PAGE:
One evening seated bar-side at Cole’s P.E. Buffet, I overheard the bartender mention Philippe’s to a customer. The barman was explaining that according to hallowed tradition, there are two places in Downtown Los Angeles (Philippe’s and Cole’s) that lay claim to being the inventor of the French Dip sandwich. After hearing this, the slightly cynical customer queried whether the establishments compete with each other. The barman was polite and said that although both restaurants claim to be the original, the experience at Philippe’s is different than the experience at Cole’s and the unique character of each results more in complement rather than competition. I silently agreed with the well-spoken bartender, and also silently thanked the restaurant gods that both places continue to exist and remain busy providing their unique spin on that most Los Angeles of sandwiches: The French Dip.
The story goes that in 1908, French immigrant Philippe Mathieu opened a sit down restaurant close to the current heart of downtown specializing in roasted meats and the like. After several moves, Philippe’s came to rest on a parcel of land on Aliso Street that was where the 101 Freeway now cuts through the city. It was in this establishment that Philippe served his first “dipped” sandwich after (again, according to legend) a busy Philippe dropped a French roll in beef jus before serving it to a hungry policeman. Not wanting to be difficult, the policeman agreed to eat the sandwich only to realize it was greatly improved after the soaking. From that point onward, the sandwiches achieved cult status and continue to be very popular with just about everyone, proven most spectacularly by the frenzied deli counter activity at lunch time or before any Dodger’s home game.
Although that beatific site of the original dipping is now lost to the ages, Philippe’s current location dates to the early 1950s and the place looks it in the best way possible. Sawdust blankets the floor to quickly sweep up spills, wooden phone booths take up one of the walls and the candy counter near the front entrance could be in a museum. Food is comprised of freshly made dipped sandwiches, sides like coleslaw, macaroni salad, pickled eggs and pickled pigs feet (!), assorted soups, and a full complement of freshly baked desserts. The wine and beer list shines in comparison to most other “old-school” restaurants with Ranger IPA, Victoria, and Leffe Blonde on tap with tasty wines like Foxen pinot noir, Justin Cabernet Sauvignon, and Groth Chardonnay available by the glass. If you want to go the value route, half pints of Budweiser draft cost a measly $2.10. Nice.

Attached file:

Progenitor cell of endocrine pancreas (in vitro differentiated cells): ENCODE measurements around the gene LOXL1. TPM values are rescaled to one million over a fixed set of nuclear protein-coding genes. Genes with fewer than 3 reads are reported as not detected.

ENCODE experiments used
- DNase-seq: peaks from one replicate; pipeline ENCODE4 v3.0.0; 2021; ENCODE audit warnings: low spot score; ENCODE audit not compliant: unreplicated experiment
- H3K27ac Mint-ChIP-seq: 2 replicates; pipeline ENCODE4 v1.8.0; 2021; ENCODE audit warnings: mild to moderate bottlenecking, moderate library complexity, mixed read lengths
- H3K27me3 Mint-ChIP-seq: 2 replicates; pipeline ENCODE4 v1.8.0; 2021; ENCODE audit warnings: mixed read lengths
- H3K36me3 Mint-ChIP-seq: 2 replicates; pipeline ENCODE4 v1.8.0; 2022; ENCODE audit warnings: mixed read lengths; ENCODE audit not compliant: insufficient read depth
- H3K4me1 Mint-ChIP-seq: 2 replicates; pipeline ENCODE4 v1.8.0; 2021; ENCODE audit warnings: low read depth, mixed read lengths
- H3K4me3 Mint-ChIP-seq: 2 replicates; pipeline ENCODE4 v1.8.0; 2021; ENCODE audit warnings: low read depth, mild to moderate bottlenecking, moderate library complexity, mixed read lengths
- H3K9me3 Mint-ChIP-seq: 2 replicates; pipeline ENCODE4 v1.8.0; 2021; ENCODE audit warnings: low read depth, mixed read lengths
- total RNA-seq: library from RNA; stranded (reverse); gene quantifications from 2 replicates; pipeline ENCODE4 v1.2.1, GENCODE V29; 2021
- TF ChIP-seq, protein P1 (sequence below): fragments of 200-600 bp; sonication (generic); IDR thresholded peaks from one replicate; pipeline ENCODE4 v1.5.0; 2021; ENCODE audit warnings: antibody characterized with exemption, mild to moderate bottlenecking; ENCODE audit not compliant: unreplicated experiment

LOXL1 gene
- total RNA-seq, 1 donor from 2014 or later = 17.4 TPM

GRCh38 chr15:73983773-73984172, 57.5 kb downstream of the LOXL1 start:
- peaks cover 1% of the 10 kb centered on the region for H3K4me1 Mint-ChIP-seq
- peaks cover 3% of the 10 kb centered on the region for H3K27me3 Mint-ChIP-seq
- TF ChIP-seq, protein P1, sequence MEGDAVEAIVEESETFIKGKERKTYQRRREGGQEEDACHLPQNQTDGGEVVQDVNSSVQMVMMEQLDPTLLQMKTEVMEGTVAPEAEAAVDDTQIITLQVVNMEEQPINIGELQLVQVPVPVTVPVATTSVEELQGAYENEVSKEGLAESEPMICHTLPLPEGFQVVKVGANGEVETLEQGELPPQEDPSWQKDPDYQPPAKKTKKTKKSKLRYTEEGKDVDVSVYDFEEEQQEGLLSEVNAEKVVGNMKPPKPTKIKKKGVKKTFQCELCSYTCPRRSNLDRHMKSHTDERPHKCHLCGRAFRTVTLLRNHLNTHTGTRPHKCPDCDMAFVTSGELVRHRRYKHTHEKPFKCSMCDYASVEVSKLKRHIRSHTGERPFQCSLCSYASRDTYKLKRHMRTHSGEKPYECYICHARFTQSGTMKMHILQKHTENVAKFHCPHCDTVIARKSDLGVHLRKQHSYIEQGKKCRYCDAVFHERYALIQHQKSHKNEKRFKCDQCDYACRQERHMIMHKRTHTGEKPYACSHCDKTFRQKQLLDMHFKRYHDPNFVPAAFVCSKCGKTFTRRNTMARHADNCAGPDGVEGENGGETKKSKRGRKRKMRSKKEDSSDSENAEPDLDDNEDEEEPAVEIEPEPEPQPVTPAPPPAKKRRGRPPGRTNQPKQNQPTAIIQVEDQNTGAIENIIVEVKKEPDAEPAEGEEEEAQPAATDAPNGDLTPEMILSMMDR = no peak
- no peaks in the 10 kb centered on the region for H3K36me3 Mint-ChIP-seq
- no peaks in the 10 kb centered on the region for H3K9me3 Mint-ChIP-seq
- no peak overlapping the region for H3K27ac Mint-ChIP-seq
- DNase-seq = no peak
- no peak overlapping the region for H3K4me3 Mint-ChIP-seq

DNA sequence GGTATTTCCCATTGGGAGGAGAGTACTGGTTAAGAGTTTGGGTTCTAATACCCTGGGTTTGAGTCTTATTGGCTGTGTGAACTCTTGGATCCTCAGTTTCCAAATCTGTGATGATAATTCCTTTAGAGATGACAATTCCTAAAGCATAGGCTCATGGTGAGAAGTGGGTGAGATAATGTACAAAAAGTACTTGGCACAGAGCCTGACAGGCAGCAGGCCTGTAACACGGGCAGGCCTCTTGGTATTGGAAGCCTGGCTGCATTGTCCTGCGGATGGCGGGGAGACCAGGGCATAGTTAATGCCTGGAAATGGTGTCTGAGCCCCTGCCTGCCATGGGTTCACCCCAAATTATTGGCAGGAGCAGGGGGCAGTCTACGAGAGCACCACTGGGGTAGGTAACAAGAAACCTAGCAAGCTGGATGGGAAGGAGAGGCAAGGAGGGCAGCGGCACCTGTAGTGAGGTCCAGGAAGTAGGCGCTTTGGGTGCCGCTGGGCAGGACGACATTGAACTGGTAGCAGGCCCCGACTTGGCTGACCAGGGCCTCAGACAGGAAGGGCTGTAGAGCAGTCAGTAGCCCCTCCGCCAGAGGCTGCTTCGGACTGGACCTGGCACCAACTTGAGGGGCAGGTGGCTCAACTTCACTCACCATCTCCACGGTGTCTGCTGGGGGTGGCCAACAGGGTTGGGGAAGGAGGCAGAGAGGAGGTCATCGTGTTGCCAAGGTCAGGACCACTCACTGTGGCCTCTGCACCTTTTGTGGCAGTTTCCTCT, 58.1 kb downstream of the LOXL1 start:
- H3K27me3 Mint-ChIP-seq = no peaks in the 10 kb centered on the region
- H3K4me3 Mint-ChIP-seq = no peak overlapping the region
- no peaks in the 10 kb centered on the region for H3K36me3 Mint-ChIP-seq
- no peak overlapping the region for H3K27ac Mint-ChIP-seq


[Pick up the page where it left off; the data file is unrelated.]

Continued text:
Also be sure to check out the mysterious “Railroad Heritage Museum” in the back, the second floor dining room, and be certain to ask for your sandwich “double-dipped”. Unlike at most other French dip places, you don’t get a tiny cup of jus and dip the sandwich yourself, the deli clerk does it for you. In the range of options I have found the double dip strikes the perfect balance between the dryness of the single dip and the knife and fork mess of getting it “wet”. Of course experiment for yourself and compare and contrast between Philippe’s and that “other” dip joint down the street. I think you’ll also be happy that both are doing great business and serving up fine experiences along with tasty sandwiches.